Sharapova will face world number three Serena Williams in Sunday’s final after the American defeated Agnieszka Radwanska 6-2 6-1 in the earlier semi-final.
Azarenka had already secured the end-of-year world number one ranking, with victory over Li Na on Friday night, but looked increasingly exhausted as the match went on. And understandably so considering she had spent almost seven hours on court in the past three days.
But that should not take away from Sharapova’s performance, the Russian producing the kind of display that saw her complete her career Grand Slam with victory at the French Open in Paris in June.
Azarenka made a quick start to the match, racing through a love service game to set up hopes of an epic clash between the top two players in the world; another match of the quality seen when the Belarusian took on Germany’s Angelique Kerber earlier in the week.
But Sharapova broke in just the third game of the match. The first break point went begging for the Russian as she riffled an inside out cross court forehand well wide. But a double fault from Azarenka did not help her cause and Sharapova secured the break a couple of points later when Azarenka hit into the net.
Bizarrely, Sharapova’s only blip in the match came in the very next game, conceding her serve to love, but it was only a minor lapse in concentration as she immediately re-established her break advantage, leaving Azarenka perplexed after a series of forced errors.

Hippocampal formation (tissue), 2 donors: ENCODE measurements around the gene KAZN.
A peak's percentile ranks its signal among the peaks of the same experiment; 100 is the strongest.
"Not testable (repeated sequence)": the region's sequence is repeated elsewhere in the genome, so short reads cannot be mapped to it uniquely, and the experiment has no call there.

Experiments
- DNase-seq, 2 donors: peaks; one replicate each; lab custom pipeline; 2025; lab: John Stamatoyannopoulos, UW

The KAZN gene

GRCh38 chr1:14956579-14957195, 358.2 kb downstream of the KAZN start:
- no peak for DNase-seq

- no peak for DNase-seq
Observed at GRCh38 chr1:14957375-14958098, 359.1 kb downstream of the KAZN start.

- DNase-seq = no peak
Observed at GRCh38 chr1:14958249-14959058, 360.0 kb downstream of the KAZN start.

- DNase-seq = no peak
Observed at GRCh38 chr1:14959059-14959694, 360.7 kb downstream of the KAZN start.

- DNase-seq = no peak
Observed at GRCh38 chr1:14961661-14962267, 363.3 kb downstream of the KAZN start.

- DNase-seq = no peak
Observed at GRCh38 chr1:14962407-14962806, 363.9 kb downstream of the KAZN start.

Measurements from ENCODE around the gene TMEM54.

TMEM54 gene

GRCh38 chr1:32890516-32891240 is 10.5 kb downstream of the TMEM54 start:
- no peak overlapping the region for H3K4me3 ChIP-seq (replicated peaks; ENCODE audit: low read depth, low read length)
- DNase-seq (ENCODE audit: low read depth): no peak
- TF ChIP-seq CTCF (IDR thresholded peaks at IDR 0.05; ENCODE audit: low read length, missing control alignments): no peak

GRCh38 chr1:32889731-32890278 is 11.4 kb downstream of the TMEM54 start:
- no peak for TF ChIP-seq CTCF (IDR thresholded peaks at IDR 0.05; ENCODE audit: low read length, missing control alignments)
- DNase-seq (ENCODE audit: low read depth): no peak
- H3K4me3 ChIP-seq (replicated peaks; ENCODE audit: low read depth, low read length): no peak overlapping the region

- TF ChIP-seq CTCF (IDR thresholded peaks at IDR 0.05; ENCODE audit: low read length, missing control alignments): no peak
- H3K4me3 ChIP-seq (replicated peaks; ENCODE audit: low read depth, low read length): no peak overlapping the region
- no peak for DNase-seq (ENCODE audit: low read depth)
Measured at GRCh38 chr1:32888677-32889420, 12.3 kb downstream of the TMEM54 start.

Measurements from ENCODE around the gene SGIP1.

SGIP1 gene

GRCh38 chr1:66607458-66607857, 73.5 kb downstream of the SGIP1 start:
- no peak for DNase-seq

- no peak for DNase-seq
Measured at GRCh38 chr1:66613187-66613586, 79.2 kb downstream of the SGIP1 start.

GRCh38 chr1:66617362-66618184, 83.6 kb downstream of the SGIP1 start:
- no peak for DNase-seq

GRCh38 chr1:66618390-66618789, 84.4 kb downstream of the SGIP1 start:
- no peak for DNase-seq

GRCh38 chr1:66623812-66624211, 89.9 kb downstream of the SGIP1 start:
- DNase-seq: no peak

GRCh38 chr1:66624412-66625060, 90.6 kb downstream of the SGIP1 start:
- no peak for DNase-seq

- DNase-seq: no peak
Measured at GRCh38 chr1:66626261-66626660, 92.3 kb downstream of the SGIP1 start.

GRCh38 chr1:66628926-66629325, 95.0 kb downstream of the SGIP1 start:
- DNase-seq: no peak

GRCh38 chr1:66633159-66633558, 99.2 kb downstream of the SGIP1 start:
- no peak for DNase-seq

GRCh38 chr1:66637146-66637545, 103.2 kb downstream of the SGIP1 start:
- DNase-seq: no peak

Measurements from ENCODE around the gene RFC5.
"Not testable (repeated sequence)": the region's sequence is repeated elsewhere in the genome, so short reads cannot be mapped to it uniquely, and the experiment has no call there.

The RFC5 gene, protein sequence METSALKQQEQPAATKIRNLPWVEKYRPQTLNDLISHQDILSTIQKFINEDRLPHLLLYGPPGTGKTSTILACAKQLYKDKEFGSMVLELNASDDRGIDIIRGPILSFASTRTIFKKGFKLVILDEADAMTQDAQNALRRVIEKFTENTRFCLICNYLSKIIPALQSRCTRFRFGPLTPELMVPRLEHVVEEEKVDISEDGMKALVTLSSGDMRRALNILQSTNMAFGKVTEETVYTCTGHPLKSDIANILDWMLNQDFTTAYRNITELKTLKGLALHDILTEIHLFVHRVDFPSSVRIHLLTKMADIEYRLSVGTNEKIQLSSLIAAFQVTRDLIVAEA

This time around Sharapova made no mistake in backing up the break with a service hold of her own before going on to serve out the set with a forehand winner.
Things quickly went from bad to worse for Azarenka as a double fault and forehand error handed Sharapova two break points in the first game of the second set. The Russian only needed the one, however, following some immense defence with a cross court forehand winner.
A second break, just two games later, all but ended the clash for Azarenka, who by this stage was struggling with an upper right thigh injury (although decided against receiving treatment at any point).
Her movement was particularly hampered moving out to the forehand side, and a couple of errors off that wing followed by a double fault was all Sharapova needed to secure the double break as she cruised towards the final.
With time running out, Azarenka’s tactic swiftly changed to hitting the ball as hard as she could as often as she could. And it was a tactic that almost paid dividends as she found herself with a break back point in the sixth game.
But Sharapova battled through a 15 minute service game, which she eventually held with a sixth ace and an off-forehand cross court winner.
Azarenka made Sharapova serve out for the win which she did to love when Azarenka sent her return into the top of the net.
Awaiting Sharapova in the final is nemesis Williams, whom the Russian has not beaten since 2004.
Williams needed little time to beat world number four Radwanska in the first of the day’s semi-finals, the Pole - like Azarenka - simply looking exhausted after a number of late finishes to lengthy matches in Istanbul.
Radwanska already had her work cut out for her, having only taken one set off the American in their three previous meetings.
But a relaxed and confident-looking Williams demolished weary Radwanska in little over an hour, the Pole clearly suffering from her three set epics against Sharapova and Sara Errani on the previous two nights.